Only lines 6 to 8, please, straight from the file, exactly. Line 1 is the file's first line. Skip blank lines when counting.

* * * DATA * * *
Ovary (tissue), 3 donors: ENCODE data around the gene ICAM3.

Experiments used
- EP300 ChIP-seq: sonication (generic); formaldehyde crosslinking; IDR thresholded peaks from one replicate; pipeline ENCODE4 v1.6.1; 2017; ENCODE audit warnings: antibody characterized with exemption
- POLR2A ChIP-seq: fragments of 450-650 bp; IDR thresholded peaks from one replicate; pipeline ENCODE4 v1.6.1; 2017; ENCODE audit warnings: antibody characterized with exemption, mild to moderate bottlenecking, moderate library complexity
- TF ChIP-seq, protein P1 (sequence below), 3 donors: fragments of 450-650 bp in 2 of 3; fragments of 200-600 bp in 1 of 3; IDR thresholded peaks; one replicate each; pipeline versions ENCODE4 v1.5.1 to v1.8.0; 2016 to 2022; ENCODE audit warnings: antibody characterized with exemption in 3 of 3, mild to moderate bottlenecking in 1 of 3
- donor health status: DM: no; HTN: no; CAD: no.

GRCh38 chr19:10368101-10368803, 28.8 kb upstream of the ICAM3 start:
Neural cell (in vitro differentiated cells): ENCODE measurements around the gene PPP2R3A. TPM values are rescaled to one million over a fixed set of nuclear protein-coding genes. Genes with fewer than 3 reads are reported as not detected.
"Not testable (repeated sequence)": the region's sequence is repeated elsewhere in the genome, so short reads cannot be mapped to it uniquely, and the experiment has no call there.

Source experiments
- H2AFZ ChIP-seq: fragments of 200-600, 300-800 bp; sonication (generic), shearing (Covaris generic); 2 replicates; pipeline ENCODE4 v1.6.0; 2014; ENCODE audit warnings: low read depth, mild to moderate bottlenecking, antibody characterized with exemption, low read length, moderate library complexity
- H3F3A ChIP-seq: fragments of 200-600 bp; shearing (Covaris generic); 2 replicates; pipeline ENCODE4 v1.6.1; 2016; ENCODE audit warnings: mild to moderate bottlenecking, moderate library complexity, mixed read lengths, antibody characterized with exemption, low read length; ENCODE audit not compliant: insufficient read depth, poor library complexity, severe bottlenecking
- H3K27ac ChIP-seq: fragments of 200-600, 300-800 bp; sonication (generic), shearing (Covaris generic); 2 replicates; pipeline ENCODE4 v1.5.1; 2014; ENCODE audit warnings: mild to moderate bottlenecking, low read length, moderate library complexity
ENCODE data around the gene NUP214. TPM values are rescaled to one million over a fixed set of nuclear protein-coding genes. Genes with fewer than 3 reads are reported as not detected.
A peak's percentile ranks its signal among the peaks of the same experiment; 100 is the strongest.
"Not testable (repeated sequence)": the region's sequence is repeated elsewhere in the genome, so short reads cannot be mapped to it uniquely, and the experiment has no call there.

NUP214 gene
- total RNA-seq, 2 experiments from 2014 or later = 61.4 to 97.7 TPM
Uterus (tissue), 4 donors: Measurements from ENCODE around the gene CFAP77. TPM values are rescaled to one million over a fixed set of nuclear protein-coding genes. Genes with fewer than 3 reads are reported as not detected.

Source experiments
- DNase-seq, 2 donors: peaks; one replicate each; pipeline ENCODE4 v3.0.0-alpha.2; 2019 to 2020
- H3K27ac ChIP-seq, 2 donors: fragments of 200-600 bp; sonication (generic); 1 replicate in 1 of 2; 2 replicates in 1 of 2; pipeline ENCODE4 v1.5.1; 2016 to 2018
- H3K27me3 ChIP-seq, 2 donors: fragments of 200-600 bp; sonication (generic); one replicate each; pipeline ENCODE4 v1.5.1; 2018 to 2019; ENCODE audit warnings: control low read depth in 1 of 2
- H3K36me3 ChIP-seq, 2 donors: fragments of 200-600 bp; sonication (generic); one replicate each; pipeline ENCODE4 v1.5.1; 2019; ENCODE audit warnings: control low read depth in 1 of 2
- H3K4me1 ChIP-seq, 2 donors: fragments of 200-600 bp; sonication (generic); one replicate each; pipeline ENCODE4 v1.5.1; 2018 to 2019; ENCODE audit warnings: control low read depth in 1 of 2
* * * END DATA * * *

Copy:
- donor health status: DM: no; HTN: no; CAD: no.

GRCh38 chr19:10368101-10368803, 28.8 kb upstream of the ICAM3 start:
Neural cell (in vitro differentiated cells): ENCODE measurements around the gene PPP2R3A. TPM values are rescaled to one million over a fixed set of nuclear protein-coding genes. Genes with fewer than 3 reads are reported as not detected.